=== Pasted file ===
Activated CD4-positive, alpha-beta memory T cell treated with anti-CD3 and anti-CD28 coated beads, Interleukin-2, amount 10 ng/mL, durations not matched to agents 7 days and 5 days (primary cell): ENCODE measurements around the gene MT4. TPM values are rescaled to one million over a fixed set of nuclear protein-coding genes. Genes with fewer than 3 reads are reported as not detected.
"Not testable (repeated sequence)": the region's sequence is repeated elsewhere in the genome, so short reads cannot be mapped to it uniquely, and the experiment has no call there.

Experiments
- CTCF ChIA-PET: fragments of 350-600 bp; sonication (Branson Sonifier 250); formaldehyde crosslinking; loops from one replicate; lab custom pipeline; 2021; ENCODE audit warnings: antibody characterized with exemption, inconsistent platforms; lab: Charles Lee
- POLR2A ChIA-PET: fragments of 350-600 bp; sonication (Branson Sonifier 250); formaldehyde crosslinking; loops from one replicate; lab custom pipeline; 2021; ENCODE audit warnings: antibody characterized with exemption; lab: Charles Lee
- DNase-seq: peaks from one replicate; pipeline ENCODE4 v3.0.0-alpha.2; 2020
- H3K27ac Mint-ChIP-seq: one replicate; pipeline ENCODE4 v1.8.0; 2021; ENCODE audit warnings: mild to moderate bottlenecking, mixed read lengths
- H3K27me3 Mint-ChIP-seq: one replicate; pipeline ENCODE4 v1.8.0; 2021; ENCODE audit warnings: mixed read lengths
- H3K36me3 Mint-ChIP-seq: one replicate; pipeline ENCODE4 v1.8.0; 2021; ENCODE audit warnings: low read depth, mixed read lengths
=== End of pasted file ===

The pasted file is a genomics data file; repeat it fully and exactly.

Activated CD4-positive, alpha-beta memory T cell treated with anti-CD3 and anti-CD28 coated beads, Interleukin-2, amount 10 ng/mL, durations not matched to agents 7 days and 5 days (primary cell): ENCODE measurements around the gene MT4. TPM values are rescaled to one million over a fixed set of nuclear protein-coding genes. Genes with fewer than 3 reads are reported as not detected.
"Not testable (repeated sequence)": the region's sequence is repeated elsewhere in the genome, so short reads cannot be mapped to it uniquely, and the experiment has no call there.

Experiments
- CTCF ChIA-PET: fragments of 350-600 bp; sonication (Branson Sonifier 250); formaldehyde crosslinking; loops from one replicate; lab custom pipeline; 2021; ENCODE audit warnings: antibody characterized with exemption, inconsistent platforms; lab: Charles Lee
- POLR2A ChIA-PET: fragments of 350-600 bp; sonication (Branson Sonifier 250); formaldehyde crosslinking; loops from one replicate; lab custom pipeline; 2021; ENCODE audit warnings: antibody characterized with exemption; lab: Charles Lee
- DNase-seq: peaks from one replicate; pipeline ENCODE4 v3.0.0-alpha.2; 2020
- H3K27ac Mint-ChIP-seq: one replicate; pipeline ENCODE4 v1.8.0; 2021; ENCODE audit warnings: mild to moderate bottlenecking, mixed read lengths
- H3K27me3 Mint-ChIP-seq: one replicate; pipeline ENCODE4 v1.8.0; 2021; ENCODE audit warnings: mixed read lengths
- H3K36me3 Mint-ChIP-seq: one replicate; pipeline ENCODE4 v1.8.0; 2021; ENCODE audit warnings: low read depth, mixed read lengths